Addressing Mobility and Patients of Size

posted by Kathy Everitt on Monday, February 4, 2019

Mobility and size issues

With the graying of the population and obesity issues rising, it's more likely you'll encounter a “patient of size” at your practice. The term “patient of size” takes into account a patient's overall height and weight distribution, rather than just their body mass index.

According to the CDC, more than 60 million Americans have a BMI of 30 or greater. It might be a good time to think about your patient population and determine whether your practice is prepared to provide treatment for patients of size. This isn’t simply good for your patients; it also benefits you, in that assessment and treatment can be improved.

Basic tasks can be difficult for larger patients. Even sitting, standing, and walking can sometimes be difficult. Think about how you and your staff can safely accommodate and respect these patients by being prepared for their visit.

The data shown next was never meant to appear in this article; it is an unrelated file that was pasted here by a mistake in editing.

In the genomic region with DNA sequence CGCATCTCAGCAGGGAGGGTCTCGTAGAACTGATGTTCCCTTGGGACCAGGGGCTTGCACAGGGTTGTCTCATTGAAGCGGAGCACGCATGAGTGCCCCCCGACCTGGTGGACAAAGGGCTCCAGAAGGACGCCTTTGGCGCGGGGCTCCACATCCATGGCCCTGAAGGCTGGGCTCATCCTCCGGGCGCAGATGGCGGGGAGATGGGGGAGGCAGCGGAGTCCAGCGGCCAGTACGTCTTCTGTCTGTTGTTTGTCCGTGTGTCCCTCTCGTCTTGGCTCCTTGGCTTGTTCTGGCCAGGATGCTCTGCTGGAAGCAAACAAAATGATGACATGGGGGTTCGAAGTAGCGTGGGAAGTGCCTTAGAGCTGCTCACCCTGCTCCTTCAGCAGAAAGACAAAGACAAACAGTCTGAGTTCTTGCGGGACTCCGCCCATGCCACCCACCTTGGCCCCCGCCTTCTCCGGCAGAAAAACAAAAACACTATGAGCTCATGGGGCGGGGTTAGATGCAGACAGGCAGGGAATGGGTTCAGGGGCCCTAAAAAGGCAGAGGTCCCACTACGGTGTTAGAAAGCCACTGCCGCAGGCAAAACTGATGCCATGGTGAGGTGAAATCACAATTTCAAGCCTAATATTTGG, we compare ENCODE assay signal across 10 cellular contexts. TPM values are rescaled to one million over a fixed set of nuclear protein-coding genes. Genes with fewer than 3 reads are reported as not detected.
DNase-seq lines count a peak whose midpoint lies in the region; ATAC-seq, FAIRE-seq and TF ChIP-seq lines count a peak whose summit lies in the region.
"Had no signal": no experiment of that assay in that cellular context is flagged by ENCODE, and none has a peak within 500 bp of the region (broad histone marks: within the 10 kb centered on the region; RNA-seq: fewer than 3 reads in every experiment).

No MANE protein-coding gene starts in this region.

Put yourself in your patients’ shoes, and walk your office environment, from the parking lot to the exam rooms. Pay particular attention to these areas:

  • Is the parking lot free of barriers that might inhibit mobility? Be sure to check in various seasons due to changing weather conditions.
  • Is it easy to open the door and enter your office?
  • Are there both armless chairs and chairs with arms in the waiting room? Armless chairs should have at least 6-8 inches between them.
  • Do you have firm, high seating? Excess weight can be hard on knees.

In your exam room:

  • Do scales have a capacity of more than 300 pounds?
  • Are scales located in a private area?
  • Are large-sized gowns available?
  • Is the exam table adjustable?
  • Is a sturdy step stool available to get onto the examination tables?
  • Are large blood pressure cuffs available?
  • It can be helpful to document the position of the patient during your examination (e.g., the patient was examined in the sitting position).

If patients of size feel uncomfortable, they may skip appointments or avoid coming in altogether, which can have negative consequences on their health.

Blog Author

Kathy Everitt

Senior Risk Management Consultant

Kathy brings with her more than 30 years of professional liabil...

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